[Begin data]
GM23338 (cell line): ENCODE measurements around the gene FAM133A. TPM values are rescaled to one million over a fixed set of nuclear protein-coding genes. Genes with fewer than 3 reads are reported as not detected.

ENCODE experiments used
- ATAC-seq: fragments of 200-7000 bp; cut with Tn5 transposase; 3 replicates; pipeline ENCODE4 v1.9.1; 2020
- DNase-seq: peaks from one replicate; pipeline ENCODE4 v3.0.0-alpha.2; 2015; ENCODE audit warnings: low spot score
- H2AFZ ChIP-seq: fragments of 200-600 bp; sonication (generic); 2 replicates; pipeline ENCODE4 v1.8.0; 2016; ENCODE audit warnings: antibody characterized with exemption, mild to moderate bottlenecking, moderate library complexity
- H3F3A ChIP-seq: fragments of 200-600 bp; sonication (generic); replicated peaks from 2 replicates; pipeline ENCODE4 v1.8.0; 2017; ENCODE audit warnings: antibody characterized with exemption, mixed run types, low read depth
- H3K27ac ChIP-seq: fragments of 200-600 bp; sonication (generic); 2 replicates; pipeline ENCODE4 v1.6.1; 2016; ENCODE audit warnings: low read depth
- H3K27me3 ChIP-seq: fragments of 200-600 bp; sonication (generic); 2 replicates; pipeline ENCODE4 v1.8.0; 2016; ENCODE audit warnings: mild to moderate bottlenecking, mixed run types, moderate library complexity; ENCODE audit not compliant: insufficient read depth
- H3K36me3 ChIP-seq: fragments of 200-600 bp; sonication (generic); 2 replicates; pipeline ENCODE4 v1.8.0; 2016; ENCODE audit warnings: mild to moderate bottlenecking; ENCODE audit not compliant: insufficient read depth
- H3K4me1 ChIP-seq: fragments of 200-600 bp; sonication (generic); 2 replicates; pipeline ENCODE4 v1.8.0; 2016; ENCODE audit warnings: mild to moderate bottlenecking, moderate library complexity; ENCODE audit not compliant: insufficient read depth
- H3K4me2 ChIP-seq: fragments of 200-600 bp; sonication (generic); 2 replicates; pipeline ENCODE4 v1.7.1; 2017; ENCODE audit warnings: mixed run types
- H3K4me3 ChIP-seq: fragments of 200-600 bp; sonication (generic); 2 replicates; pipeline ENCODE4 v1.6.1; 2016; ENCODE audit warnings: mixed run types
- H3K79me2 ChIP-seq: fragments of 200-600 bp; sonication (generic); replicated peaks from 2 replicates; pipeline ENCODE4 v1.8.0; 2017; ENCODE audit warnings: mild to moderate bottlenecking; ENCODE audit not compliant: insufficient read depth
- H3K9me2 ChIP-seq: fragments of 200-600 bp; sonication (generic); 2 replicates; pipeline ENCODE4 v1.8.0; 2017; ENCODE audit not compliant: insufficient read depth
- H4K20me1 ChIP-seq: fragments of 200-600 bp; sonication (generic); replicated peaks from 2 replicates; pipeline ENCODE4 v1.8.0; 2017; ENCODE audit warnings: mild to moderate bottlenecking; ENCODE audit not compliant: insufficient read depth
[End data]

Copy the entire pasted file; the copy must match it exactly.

GM23338 (cell line): ENCODE measurements around the gene FAM133A. TPM values are rescaled to one million over a fixed set of nuclear protein-coding genes. Genes with fewer than 3 reads are reported as not detected.

ENCODE experiments used
- ATAC-seq: fragments of 200-7000 bp; cut with Tn5 transposase; 3 replicates; pipeline ENCODE4 v1.9.1; 2020
- DNase-seq: peaks from one replicate; pipeline ENCODE4 v3.0.0-alpha.2; 2015; ENCODE audit warnings: low spot score
- H2AFZ ChIP-seq: fragments of 200-600 bp; sonication (generic); 2 replicates; pipeline ENCODE4 v1.8.0; 2016; ENCODE audit warnings: antibody characterized with exemption, mild to moderate bottlenecking, moderate library complexity
- H3F3A ChIP-seq: fragments of 200-600 bp; sonication (generic); replicated peaks from 2 replicates; pipeline ENCODE4 v1.8.0; 2017; ENCODE audit warnings: antibody characterized with exemption, mixed run types, low read depth
- H3K27ac ChIP-seq: fragments of 200-600 bp; sonication (generic); 2 replicates; pipeline ENCODE4 v1.6.1; 2016; ENCODE audit warnings: low read depth
- H3K27me3 ChIP-seq: fragments of 200-600 bp; sonication (generic); 2 replicates; pipeline ENCODE4 v1.8.0; 2016; ENCODE audit warnings: mild to moderate bottlenecking, mixed run types, moderate library complexity; ENCODE audit not compliant: insufficient read depth
- H3K36me3 ChIP-seq: fragments of 200-600 bp; sonication (generic); 2 replicates; pipeline ENCODE4 v1.8.0; 2016; ENCODE audit warnings: mild to moderate bottlenecking; ENCODE audit not compliant: insufficient read depth
- H3K4me1 ChIP-seq: fragments of 200-600 bp; sonication (generic); 2 replicates; pipeline ENCODE4 v1.8.0; 2016; ENCODE audit warnings: mild to moderate bottlenecking, moderate library complexity; ENCODE audit not compliant: insufficient read depth
- H3K4me2 ChIP-seq: fragments of 200-600 bp; sonication (generic); 2 replicates; pipeline ENCODE4 v1.7.1; 2017; ENCODE audit warnings: mixed run types
- H3K4me3 ChIP-seq: fragments of 200-600 bp; sonication (generic); 2 replicates; pipeline ENCODE4 v1.6.1; 2016; ENCODE audit warnings: mixed run types
- H3K79me2 ChIP-seq: fragments of 200-600 bp; sonication (generic); replicated peaks from 2 replicates; pipeline ENCODE4 v1.8.0; 2017; ENCODE audit warnings: mild to moderate bottlenecking; ENCODE audit not compliant: insufficient read depth
- H3K9me2 ChIP-seq: fragments of 200-600 bp; sonication (generic); 2 replicates; pipeline ENCODE4 v1.8.0; 2017; ENCODE audit not compliant: insufficient read depth
- H4K20me1 ChIP-seq: fragments of 200-600 bp; sonication (generic); replicated peaks from 2 replicates; pipeline ENCODE4 v1.8.0; 2017; ENCODE audit warnings: mild to moderate bottlenecking; ENCODE audit not compliant: insufficient read depth